Display an Interactive Star Chart Looking up at dusk. Looking North. Input any date from 4,712 B.C. to A.D. 10,000 and any time of day to show the simulated star chart for your location. Click the North, South, East, West or Look Up buttons to orient the chart as it would appear from your backyard. Change the magnification to show any field of view, from 235° to as small as 30 arcseconds. Large Databases of Celestial Objects and Photos Large databases of pictures and photos. Photo Viewer window TheSkyX is packed with information on millions of objects and thousands of interesting photographs. View and find the planets, dwarf planets, the Moon, comets, asteroids, satellites, and thousands of the most popular non-stellar objects from the Messier, NGC and IC catalogs and approximately 1 million stars from the Hipparcos-Tycho star catalog (complete to about 12th magnitude).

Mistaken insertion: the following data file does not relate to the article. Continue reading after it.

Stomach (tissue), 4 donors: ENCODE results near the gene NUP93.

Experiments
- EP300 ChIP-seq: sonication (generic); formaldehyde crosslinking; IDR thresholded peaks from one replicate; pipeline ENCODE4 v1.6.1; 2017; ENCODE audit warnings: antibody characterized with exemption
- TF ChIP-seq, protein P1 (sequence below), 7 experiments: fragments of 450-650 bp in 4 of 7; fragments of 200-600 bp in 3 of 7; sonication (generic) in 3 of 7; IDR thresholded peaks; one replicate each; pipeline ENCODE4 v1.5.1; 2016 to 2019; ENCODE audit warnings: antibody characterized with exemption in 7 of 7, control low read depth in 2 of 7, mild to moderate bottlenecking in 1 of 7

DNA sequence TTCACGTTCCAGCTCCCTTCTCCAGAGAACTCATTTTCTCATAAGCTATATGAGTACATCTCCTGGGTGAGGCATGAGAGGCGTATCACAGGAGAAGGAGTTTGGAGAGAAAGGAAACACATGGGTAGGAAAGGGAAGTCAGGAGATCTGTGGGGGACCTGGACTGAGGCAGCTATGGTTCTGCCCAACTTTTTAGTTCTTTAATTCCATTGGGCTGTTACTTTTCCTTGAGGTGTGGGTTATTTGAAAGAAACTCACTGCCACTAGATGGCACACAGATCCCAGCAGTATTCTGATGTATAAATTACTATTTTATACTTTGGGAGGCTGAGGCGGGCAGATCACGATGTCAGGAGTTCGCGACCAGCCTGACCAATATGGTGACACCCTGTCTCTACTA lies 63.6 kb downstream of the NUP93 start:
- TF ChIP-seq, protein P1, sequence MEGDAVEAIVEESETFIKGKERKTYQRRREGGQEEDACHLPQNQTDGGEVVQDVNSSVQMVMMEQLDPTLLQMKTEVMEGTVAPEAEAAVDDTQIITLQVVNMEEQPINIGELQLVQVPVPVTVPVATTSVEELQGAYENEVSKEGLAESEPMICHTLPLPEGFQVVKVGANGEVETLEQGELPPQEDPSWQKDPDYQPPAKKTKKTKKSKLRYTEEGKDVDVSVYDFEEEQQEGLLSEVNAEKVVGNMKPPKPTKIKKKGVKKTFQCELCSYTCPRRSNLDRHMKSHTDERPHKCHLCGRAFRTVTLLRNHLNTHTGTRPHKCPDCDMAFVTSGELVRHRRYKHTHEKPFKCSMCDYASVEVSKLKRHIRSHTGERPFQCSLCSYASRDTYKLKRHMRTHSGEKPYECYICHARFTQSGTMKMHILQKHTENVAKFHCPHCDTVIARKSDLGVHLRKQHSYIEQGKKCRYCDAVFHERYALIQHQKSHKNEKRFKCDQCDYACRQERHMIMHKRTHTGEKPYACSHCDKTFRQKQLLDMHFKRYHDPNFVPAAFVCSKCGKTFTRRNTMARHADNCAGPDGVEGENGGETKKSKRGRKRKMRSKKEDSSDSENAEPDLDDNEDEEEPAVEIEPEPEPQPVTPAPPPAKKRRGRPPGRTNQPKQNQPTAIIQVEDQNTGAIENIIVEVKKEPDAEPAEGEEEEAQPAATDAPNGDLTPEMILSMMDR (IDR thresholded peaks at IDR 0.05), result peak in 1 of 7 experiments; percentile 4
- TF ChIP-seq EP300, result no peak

Databases of Objects and Photos Solar System Sun Mercury Venus Earth (in 3D Solar System) The Moon Mars Mars' Moons Jupiter Jupiter's Moons Io Europa Ganamede Callisto Saturn Uranus Neptune Pluto Comets (up to 1000) Asteroids (up to 1000) Satellites (up to 10,000)

Non-Stellar Objects 7,431 objects from the New General Catalog (NGC) Index Catalog (IC) Stars Hipparcos/Tycho Catalog, 1.2 million stars Hubble Guide Star Catalog,

TheSkyX also includes: Over 13,000 images from the NGC and IC Catalogs. Photos of every object in the Messier catalog. Photos of solar system objects, including images from the Mars Rover and other space missions. Over 1000 high-resolution photographs of the moon.

Show What's Up Tonight What's Up? Report Hertzsprung-Russell diagram

Specify the viewing time, your optical aid (naked eye, binocular, or small telescope) and which objects you're interested in seeing; TheSkyX's What Up? command automatically generates an observing list for you, complete with detailed descriptions about many deep- space objects, photographs, and Hertzsprung-Russell (HR) diagrams for stars.

You can scroll through the report, and watch the star chart update to show you exactly where to look for the object.

Create and Show Field of View Indicators (FOVI)